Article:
As recruiters pay job boards for access to CV’s that have been stored in their databases for ages. These CV’s might be old and unrepresentative of that candidate. They might even be totally fake, as falsifying what goes into CV’s has become too easy to do nowadays. We’re constantly seeing people who slip through the cracks, such as Yahoo’s former CEO, Scott Thompson, who quit the company after less than six months due to accusations that he falsified a computer science degree on his CV
Using the concept of blockchain technology, recruiters can have a real database of resumes, owned by the candidates themselves but where their qualifications and achievements are verified, and accepted, by the companies they had worked for in the past and the schools in which they attended. Hirers will be able to collect a log of a candidate’s history, and much of the time involved with verifying a candidates’ CVs are eliminated. So there’s no falsifying or fakery. It’s an authentic display of candidate achievements, education, and qualifications.
Candidates will also reap the benefits of blockchain technology, as it allows them to apply to roles knowing they are actually qualified for the role, and more importantly without worrying that other candidates might be applying with fraudulent resumes and qualifications.
The transparency within this system ensures a level playing field for all candidates. So it’s in many ways a win-win for both the recruiter, who is getting the most ideal and qualified candidates, but also the candidate, who is confident that they have the right credentials and skills to excel in the role.
The potential of blockchain cannot be ignored, but with any type of technological innovation, we can’t know for sure how it will affect our businesses. What we know for sure is that we have to keep up-to-date with emerging technologies in order to continue the on-going development of the recruitment space.
Future Potential of Blockchain
The big question is not how but when blockchain technology will play a critical role in conducting background checks. One thing is for sure that we are in for major changes when it comes to conducting screening of potential candidates. With the growing freelance economy and struggle for transparency, it has not been an easy proposition for organizations to carry out pre-employment background checks. With the emergence of blockchain technology, there has been a positive feeling when it comes to the future of background checks as it will provide added transparency to the screening process thereby lowering the costs making the transformation in recruiting very easy.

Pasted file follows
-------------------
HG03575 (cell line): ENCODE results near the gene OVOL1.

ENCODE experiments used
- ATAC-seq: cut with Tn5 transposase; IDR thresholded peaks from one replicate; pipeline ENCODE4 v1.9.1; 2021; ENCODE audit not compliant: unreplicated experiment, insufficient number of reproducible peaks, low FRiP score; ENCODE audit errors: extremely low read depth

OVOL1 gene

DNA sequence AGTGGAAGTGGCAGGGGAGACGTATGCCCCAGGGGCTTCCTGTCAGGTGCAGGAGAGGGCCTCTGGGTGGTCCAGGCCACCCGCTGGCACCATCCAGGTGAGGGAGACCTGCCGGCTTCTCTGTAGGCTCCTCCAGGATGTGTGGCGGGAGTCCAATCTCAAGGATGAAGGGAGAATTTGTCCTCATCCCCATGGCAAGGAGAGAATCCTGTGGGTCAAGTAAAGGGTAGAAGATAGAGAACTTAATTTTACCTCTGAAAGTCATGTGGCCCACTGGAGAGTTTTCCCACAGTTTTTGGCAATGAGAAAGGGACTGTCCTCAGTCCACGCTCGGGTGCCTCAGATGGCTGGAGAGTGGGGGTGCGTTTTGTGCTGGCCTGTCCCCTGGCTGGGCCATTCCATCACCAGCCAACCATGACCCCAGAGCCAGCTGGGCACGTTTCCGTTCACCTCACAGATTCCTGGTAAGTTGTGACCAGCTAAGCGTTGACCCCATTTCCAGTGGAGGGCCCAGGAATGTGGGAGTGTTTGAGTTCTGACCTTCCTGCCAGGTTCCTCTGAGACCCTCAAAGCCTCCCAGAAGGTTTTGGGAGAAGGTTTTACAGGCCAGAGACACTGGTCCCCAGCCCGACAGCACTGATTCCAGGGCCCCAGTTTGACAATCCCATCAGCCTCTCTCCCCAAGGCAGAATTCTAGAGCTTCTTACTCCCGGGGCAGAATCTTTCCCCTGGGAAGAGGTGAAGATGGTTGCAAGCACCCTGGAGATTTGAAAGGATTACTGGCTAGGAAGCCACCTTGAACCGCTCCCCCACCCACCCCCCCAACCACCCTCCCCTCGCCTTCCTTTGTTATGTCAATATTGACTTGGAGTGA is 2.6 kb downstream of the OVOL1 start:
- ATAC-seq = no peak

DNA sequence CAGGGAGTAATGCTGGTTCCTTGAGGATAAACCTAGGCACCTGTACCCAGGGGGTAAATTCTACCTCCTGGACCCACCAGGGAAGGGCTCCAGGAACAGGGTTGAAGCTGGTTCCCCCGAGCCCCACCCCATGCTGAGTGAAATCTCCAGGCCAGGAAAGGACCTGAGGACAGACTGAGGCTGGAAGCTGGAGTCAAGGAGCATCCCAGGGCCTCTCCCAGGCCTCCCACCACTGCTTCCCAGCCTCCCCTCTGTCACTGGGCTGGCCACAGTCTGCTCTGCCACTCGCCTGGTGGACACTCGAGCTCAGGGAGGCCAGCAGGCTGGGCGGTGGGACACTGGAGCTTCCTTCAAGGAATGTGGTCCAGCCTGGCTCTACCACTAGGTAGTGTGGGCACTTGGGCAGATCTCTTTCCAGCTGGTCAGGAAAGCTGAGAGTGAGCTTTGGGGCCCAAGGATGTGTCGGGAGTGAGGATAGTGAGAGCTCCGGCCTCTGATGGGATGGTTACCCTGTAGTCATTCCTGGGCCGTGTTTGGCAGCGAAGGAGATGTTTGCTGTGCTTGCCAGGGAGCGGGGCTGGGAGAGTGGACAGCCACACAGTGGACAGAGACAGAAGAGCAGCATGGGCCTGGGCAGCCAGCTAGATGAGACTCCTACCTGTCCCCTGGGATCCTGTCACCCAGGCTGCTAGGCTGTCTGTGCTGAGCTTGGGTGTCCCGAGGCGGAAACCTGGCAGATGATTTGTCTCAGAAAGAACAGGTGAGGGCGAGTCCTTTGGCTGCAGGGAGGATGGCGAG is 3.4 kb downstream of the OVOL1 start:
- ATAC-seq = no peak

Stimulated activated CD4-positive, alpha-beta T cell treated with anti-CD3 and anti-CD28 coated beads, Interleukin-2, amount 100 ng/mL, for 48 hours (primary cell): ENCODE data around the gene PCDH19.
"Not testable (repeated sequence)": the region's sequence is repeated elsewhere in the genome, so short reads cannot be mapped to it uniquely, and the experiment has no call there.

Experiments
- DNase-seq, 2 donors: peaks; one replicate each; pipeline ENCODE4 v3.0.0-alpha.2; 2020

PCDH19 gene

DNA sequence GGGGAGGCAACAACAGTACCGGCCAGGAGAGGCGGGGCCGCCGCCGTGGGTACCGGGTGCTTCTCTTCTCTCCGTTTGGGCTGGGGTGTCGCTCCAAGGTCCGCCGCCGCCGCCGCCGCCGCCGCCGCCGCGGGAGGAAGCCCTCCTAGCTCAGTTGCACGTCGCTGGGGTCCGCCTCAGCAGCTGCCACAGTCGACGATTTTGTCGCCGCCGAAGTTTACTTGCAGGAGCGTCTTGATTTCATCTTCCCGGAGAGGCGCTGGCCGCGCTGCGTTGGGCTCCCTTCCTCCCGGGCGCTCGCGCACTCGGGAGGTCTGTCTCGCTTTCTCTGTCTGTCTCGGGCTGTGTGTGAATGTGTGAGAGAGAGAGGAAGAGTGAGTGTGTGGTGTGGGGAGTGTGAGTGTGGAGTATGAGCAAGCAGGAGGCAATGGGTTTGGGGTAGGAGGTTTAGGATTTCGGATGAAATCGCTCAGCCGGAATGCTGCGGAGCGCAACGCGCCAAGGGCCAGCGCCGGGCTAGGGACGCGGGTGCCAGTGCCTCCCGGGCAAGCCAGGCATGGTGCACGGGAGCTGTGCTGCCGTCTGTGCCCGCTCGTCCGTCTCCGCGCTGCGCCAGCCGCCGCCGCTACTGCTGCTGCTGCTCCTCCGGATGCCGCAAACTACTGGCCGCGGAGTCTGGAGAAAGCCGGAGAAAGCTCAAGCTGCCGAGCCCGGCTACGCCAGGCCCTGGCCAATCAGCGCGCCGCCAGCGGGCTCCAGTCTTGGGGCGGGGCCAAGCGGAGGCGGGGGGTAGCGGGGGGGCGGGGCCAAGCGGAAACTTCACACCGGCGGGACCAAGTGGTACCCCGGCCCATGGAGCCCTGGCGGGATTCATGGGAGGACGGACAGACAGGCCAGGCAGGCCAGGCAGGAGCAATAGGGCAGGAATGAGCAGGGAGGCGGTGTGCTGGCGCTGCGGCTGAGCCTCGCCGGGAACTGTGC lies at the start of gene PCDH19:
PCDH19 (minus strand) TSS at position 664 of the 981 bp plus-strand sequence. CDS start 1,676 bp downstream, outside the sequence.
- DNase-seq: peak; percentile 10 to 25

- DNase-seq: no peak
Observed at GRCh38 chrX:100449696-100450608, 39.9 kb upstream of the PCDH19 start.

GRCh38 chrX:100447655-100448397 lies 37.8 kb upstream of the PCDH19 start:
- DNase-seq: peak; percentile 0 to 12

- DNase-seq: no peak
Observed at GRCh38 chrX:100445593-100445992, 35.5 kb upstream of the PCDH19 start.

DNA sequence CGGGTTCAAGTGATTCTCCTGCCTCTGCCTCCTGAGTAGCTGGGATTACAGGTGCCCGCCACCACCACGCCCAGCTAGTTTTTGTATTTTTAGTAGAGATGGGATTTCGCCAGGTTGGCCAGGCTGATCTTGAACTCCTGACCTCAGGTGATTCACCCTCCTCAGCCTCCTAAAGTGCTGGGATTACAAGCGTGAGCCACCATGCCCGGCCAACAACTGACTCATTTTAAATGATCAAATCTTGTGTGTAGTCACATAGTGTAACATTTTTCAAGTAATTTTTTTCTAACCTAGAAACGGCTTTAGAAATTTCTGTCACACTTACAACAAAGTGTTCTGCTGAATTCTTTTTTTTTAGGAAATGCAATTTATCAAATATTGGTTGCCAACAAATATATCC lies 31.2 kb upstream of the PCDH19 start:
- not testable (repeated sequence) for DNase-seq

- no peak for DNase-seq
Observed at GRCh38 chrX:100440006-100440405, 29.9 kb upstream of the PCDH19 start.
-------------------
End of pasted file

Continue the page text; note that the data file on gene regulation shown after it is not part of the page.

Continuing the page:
How blockchain will integrate with applicant tracking systems remains to be seen, but it could well be the next phase of ATS evolution. Imagine a system that allows candidates to direct HR right to their credentials for immediate verification. The benefits could go beyond time and money saving. HR could focus on the more important strategic aspects of the profession, like employee engagement, development, and retention. Blockchain has the potential to revolutionize not only how we hire, but how we dedicate HR bandwidth.
cFIRST Think Tank is the team that researches and produces content for cFirst. This team comprises of seasoned content and digital design professionals and background screening industry veterans. Together we produce insightful blogs, infographics and reports meant for HR and background screening professionals.